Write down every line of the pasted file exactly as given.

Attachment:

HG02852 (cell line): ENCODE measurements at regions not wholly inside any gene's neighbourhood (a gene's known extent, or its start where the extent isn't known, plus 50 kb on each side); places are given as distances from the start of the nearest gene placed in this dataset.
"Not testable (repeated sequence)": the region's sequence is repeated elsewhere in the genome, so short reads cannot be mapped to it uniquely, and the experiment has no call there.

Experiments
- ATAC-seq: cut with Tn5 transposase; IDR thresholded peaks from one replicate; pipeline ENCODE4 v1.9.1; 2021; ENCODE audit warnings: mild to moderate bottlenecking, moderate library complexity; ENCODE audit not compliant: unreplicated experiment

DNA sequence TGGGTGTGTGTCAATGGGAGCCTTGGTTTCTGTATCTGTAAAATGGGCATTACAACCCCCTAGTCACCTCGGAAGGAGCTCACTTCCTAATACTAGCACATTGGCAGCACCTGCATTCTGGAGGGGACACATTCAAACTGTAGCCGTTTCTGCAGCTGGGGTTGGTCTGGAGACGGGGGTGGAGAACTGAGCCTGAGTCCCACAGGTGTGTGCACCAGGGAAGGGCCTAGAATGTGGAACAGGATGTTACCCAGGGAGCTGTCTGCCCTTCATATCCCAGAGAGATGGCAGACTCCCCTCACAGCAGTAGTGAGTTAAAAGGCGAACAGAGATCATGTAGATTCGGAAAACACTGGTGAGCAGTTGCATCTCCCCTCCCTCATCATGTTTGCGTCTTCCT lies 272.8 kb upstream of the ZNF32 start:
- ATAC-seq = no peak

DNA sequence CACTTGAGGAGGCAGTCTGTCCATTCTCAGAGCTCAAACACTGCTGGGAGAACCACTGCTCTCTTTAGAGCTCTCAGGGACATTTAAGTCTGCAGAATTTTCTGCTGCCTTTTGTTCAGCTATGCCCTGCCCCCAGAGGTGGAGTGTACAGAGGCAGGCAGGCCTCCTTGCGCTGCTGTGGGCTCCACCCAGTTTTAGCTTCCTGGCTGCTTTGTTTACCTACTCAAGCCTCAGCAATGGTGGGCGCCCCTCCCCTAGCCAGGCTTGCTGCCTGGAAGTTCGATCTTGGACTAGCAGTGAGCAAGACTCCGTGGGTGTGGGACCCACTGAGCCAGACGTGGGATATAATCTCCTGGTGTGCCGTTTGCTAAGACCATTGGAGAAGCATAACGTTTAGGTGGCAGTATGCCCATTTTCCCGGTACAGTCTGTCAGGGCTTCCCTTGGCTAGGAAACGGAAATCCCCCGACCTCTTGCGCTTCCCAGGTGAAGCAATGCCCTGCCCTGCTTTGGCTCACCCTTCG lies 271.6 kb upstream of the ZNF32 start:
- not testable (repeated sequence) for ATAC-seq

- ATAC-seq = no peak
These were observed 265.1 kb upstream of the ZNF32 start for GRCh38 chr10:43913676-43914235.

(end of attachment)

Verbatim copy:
HG02852 (cell line): ENCODE measurements at regions not wholly inside any gene's neighbourhood (a gene's known extent, or its start where the extent isn't known, plus 50 kb on each side); places are given as distances from the start of the nearest gene placed in this dataset.
"Not testable (repeated sequence)": the region's sequence is repeated elsewhere in the genome, so short reads cannot be mapped to it uniquely, and the experiment has no call there.

Experiments
- ATAC-seq: cut with Tn5 transposase; IDR thresholded peaks from one replicate; pipeline ENCODE4 v1.9.1; 2021; ENCODE audit warnings: mild to moderate bottlenecking, moderate library complexity; ENCODE audit not compliant: unreplicated experiment

DNA sequence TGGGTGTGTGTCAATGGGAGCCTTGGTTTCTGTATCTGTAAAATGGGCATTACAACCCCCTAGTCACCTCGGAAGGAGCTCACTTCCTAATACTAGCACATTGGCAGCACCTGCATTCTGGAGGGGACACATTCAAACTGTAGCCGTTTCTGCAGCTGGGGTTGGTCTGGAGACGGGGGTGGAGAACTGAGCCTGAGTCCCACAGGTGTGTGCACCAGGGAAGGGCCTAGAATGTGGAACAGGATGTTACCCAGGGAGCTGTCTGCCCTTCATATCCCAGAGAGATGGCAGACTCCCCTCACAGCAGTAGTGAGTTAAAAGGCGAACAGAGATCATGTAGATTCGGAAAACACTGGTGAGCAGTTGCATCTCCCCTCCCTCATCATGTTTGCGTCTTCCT lies 272.8 kb upstream of the ZNF32 start:
- ATAC-seq = no peak

DNA sequence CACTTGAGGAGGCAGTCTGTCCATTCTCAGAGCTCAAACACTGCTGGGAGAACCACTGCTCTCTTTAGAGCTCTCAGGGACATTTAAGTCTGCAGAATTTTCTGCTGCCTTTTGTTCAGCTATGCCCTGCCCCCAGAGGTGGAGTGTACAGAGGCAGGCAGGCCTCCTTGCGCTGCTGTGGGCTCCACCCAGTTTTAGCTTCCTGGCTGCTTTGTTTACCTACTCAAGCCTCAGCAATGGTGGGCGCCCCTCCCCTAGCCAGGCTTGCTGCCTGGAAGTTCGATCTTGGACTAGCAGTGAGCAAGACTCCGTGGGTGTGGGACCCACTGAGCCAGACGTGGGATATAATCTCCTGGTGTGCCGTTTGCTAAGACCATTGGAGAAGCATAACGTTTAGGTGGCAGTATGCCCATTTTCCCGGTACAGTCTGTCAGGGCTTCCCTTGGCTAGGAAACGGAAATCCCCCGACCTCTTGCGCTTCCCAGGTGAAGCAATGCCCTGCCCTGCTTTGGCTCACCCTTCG lies 271.6 kb upstream of the ZNF32 start:
- not testable (repeated sequence) for ATAC-seq

- ATAC-seq = no peak
These were observed 265.1 kb upstream of the ZNF32 start for GRCh38 chr10:43913676-43914235.